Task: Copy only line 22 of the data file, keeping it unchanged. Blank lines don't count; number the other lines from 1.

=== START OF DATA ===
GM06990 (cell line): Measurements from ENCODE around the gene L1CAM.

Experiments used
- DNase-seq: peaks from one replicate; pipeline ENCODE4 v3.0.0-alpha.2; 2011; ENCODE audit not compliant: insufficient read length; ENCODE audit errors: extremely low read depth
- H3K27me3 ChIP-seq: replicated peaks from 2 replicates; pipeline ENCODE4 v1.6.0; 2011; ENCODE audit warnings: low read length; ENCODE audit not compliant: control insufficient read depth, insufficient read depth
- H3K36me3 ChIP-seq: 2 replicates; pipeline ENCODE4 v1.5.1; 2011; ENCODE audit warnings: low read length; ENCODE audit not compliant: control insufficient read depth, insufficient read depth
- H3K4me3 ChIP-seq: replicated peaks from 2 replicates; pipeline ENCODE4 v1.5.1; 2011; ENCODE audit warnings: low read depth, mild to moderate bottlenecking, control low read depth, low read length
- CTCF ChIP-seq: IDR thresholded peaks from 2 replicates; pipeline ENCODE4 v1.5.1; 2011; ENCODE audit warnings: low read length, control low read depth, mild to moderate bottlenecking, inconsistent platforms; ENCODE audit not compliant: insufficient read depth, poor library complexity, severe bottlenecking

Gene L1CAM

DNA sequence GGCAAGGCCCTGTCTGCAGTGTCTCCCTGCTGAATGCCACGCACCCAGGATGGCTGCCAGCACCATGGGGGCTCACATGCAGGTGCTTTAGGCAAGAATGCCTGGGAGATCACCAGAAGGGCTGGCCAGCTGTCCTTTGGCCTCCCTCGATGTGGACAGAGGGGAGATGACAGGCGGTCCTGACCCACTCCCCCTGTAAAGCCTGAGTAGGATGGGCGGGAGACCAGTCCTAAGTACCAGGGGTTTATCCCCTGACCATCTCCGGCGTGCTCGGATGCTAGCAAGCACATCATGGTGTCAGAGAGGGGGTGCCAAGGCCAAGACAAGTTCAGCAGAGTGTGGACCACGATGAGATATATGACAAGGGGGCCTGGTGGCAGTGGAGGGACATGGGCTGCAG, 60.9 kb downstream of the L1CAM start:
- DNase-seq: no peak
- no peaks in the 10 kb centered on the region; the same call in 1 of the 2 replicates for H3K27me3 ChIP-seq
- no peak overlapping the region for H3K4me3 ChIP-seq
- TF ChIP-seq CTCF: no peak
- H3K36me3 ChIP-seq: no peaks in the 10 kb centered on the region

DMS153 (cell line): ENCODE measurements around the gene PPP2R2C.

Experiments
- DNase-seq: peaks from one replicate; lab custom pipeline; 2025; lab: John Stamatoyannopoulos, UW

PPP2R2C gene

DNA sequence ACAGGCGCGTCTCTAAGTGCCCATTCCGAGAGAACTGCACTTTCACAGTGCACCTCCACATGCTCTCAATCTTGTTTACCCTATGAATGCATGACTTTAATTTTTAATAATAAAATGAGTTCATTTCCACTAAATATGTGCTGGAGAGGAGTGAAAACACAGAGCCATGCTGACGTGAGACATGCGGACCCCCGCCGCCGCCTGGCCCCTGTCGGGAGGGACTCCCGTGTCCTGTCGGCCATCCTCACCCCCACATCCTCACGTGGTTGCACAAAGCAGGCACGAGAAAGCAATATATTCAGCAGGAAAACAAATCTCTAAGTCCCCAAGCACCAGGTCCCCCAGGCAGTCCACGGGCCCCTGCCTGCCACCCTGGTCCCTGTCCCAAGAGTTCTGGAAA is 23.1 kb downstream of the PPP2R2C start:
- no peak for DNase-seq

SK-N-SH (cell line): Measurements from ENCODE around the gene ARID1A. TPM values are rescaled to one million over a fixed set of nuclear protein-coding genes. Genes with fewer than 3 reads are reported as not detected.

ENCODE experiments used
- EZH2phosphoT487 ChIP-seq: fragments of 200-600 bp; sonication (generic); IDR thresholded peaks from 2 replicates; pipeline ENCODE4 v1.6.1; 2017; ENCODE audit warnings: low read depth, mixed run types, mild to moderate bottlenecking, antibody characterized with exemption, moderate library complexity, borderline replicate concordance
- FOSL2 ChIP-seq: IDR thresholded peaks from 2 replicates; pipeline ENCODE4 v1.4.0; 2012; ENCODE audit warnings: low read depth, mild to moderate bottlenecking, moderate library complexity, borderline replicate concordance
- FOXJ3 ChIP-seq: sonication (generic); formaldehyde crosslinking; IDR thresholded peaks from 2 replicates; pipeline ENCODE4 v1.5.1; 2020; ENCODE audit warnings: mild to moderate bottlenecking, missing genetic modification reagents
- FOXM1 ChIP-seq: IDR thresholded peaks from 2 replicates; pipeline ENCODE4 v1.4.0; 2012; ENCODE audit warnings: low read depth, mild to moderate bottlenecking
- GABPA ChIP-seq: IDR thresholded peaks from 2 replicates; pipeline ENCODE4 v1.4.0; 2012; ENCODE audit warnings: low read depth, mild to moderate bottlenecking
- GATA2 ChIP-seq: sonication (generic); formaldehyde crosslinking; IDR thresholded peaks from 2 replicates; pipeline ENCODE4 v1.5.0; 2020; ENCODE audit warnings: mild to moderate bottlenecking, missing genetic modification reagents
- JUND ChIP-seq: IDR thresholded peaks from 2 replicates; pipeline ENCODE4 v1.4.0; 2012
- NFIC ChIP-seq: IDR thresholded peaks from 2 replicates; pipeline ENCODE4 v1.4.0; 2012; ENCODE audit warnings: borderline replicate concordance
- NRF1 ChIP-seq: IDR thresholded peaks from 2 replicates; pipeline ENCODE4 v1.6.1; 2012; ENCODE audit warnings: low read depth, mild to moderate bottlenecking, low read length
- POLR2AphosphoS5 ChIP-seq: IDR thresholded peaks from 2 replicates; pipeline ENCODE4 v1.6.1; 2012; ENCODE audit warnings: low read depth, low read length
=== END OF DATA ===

ENCODE experiments used